Antiques 10-18-08

Who has owned the bowl or piece can add as much or more to the value as the work itself. The oribe bowl was owned by Kohori Kishinan,  see I am unsure of the reading for his given name. Mr. Kohori was the 11th. head of the Enshu Ryu school of tea、see Owned by him, not made by him. The fact he wrote a song on the lid adds as much to the value as the work. I don’t see anything peculiarly Japanese to this. It is the same as the  provenance of a painting, in the sense the word is used for the ownership trail. This bowl is different in that this famous person enhanced the value by writing a song on the box cover.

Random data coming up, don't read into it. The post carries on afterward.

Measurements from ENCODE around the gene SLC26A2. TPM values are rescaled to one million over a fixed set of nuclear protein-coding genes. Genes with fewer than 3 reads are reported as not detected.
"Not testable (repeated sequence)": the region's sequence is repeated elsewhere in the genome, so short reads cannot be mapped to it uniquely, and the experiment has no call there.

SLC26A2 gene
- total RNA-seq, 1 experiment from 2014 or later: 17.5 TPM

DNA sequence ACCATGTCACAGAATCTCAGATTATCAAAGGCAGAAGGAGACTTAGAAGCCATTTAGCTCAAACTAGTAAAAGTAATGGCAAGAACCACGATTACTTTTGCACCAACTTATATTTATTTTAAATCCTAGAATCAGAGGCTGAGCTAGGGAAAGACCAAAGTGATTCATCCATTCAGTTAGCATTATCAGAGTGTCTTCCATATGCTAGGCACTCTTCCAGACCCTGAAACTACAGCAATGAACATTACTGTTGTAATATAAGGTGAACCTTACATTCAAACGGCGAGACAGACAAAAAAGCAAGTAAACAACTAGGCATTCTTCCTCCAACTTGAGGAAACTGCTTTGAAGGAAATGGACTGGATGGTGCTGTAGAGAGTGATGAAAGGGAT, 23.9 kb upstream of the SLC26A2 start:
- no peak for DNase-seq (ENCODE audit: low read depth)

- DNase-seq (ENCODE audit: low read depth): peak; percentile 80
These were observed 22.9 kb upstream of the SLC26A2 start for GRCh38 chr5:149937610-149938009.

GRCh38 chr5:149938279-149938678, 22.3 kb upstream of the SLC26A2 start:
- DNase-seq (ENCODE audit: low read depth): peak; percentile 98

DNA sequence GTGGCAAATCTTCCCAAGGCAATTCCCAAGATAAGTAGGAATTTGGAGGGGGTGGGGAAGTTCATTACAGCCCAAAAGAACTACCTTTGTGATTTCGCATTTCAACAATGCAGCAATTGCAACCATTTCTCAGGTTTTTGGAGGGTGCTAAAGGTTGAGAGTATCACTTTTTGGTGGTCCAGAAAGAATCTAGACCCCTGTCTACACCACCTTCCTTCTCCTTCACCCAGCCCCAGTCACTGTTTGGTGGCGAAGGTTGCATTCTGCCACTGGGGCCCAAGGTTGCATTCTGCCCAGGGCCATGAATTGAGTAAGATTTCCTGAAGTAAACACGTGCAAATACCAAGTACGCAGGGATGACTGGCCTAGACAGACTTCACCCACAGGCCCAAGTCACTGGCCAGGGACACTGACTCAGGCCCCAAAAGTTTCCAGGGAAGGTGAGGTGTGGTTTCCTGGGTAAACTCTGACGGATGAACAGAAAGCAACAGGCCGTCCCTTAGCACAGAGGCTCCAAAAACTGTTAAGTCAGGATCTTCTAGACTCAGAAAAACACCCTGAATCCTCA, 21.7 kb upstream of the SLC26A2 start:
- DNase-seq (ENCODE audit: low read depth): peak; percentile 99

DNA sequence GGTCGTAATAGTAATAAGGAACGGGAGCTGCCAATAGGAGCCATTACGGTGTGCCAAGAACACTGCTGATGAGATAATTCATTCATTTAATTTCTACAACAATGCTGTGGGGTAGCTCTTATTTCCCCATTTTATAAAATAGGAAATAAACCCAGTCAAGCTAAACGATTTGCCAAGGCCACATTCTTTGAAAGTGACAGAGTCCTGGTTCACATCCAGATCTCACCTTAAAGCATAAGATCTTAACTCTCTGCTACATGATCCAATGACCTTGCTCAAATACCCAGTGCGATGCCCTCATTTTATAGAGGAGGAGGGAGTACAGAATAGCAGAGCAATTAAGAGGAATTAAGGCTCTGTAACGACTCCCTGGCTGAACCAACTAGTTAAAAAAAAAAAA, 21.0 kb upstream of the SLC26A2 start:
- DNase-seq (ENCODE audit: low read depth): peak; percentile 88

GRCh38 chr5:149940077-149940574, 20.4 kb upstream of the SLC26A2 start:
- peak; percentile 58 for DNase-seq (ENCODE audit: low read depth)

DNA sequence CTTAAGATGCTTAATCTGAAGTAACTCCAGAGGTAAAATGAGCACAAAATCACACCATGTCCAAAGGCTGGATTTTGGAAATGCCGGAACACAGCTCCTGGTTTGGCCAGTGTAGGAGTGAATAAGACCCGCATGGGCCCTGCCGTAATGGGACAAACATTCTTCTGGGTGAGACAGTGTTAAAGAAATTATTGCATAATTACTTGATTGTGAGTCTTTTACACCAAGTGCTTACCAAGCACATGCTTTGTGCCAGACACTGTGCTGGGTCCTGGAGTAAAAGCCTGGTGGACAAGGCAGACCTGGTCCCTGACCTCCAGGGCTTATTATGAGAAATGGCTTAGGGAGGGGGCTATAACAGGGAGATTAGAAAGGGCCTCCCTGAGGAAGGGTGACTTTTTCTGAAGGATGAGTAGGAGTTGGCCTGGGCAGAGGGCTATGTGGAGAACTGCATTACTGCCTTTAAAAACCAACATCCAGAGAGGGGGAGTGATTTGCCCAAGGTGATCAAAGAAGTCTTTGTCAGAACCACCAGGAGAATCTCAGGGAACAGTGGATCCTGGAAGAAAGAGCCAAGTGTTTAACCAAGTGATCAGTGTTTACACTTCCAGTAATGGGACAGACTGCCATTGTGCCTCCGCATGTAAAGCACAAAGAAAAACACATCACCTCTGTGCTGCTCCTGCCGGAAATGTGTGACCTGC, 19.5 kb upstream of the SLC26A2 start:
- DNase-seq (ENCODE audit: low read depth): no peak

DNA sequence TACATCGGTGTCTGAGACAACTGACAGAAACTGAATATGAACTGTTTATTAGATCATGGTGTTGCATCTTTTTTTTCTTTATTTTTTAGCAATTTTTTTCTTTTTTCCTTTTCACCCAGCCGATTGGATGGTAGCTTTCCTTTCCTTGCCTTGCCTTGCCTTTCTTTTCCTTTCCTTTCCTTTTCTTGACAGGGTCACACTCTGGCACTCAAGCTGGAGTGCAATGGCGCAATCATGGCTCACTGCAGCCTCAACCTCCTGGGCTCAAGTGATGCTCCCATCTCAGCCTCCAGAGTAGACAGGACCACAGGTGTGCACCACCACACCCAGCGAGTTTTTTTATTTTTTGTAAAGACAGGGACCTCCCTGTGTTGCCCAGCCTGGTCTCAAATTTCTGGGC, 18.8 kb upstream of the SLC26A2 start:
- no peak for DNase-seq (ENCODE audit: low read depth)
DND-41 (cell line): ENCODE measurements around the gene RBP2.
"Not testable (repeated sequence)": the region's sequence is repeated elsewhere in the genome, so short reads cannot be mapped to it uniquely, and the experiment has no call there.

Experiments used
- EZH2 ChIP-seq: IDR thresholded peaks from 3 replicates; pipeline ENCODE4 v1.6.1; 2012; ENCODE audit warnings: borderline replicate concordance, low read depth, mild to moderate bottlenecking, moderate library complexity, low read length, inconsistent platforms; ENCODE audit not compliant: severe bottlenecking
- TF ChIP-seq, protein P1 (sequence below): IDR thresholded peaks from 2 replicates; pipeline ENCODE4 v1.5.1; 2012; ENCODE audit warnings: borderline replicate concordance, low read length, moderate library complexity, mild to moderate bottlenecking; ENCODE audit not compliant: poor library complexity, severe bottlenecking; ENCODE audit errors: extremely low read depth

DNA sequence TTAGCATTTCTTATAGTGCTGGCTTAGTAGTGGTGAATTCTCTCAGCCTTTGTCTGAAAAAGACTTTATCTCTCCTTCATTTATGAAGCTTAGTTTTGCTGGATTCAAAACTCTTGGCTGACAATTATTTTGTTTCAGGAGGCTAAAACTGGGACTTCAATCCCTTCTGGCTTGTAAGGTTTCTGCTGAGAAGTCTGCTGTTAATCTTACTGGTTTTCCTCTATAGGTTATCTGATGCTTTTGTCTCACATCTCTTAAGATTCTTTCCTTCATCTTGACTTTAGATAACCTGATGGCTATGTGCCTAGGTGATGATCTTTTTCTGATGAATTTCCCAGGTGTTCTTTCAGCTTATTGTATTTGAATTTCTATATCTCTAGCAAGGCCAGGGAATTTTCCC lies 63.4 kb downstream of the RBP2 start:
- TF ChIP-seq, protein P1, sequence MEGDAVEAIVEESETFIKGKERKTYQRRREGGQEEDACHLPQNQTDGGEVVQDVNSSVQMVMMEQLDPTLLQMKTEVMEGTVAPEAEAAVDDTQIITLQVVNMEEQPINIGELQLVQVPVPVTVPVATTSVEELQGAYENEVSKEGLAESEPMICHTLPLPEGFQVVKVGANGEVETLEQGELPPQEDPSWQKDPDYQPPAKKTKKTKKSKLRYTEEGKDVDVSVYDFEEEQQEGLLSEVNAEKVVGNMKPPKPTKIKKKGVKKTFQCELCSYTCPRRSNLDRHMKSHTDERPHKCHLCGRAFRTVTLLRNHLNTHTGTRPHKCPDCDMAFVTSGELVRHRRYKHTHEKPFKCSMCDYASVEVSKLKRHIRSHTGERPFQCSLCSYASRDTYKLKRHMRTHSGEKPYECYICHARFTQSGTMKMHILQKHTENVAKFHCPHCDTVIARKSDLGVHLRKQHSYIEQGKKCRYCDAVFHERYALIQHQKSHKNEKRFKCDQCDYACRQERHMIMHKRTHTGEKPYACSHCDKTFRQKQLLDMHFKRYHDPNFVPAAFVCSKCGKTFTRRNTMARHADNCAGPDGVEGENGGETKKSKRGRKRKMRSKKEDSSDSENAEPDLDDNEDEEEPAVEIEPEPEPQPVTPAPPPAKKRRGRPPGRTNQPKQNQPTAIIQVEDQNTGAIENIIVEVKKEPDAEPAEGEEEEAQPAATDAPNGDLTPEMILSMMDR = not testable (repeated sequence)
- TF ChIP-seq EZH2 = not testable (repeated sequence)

I really like the hakeme bowl. It speaks to me. I can’t really say why, I don’t usually go that much for hakeme but this one rings. There is a large crack that has been repaired on the bottom. My guess is this crack is original, i.e., it was there when the piece was removed from the kiln. I have heard of bowls made in Shoji Hamada’s time that had the bottom repaired because of an over enthusiasitc cut during turning.


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